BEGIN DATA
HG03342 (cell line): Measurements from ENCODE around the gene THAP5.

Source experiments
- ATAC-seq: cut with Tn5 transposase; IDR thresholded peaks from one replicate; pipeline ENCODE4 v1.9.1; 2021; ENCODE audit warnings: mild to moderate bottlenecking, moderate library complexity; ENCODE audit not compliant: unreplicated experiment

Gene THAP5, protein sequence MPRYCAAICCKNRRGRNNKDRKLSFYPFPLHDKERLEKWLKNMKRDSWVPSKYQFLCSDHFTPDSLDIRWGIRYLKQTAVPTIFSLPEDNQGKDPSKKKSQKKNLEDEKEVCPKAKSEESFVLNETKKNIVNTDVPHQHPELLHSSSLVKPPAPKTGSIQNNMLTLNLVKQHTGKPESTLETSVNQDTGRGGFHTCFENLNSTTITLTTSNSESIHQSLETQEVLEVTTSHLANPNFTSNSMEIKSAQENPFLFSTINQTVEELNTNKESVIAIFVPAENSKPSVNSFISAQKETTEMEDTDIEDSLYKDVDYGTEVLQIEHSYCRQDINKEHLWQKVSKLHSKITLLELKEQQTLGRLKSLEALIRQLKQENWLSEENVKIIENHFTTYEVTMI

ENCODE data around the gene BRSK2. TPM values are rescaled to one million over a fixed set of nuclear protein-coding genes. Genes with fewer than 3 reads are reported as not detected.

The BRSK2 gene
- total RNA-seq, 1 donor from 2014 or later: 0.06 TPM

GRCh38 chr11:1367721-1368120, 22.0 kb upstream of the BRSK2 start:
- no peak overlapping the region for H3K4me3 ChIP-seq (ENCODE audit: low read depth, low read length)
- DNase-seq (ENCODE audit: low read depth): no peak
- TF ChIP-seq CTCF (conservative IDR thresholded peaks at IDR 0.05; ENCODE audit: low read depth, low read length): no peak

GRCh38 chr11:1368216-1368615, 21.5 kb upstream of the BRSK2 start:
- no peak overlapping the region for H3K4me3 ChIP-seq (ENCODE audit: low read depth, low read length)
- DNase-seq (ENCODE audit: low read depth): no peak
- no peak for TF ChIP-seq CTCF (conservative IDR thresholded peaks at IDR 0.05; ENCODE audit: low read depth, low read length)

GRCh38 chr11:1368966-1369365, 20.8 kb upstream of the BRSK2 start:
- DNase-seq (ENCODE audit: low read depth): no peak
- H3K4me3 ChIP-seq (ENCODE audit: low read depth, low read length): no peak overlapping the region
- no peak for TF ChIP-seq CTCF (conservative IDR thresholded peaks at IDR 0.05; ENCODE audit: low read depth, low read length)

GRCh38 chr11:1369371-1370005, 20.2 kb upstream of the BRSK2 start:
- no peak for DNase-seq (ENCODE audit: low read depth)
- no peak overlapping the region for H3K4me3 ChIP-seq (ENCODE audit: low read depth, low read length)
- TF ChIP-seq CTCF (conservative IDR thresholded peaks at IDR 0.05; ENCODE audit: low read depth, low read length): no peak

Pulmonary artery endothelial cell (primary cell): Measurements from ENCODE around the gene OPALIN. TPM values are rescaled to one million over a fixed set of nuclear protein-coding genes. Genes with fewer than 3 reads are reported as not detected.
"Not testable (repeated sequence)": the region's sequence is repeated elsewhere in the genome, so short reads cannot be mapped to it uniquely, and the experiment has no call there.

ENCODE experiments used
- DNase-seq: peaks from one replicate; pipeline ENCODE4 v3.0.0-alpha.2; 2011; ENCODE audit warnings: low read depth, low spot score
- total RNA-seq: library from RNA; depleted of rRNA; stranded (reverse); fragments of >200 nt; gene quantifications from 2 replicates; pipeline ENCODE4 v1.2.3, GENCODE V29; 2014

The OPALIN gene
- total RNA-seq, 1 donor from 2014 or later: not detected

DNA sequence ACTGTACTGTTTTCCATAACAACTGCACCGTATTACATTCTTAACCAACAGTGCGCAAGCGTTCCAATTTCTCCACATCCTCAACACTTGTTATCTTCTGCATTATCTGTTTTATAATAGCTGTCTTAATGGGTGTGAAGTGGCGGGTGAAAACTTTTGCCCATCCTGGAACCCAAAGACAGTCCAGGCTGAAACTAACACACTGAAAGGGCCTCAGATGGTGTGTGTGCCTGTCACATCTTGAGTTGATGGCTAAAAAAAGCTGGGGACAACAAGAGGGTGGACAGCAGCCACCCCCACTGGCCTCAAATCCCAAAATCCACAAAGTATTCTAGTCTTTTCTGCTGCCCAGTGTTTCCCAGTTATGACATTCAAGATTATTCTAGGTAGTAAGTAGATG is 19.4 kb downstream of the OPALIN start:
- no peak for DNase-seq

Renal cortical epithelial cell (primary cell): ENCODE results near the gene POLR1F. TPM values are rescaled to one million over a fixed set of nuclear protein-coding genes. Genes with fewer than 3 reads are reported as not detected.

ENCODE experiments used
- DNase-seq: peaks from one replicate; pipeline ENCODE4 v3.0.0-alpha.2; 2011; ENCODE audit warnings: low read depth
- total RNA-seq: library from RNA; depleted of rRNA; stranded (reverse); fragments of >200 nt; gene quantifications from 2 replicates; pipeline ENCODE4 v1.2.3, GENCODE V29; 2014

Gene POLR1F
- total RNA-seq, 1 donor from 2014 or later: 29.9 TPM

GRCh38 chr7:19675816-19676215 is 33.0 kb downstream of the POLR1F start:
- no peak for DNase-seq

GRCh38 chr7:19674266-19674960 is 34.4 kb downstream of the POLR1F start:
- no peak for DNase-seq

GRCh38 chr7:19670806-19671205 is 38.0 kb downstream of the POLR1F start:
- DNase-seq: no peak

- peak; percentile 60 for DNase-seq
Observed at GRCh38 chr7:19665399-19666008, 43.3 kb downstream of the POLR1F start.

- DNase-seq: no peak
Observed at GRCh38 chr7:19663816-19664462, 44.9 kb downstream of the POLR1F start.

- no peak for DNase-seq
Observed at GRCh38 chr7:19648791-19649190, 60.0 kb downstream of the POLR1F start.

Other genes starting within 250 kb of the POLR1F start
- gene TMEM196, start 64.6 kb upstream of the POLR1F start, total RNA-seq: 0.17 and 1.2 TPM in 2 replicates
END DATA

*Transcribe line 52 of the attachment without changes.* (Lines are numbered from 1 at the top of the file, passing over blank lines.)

- gene TMEM196, start 64.6 kb upstream of the POLR1F start, total RNA-seq: 0.17 and 1.2 TPM in 2 replicates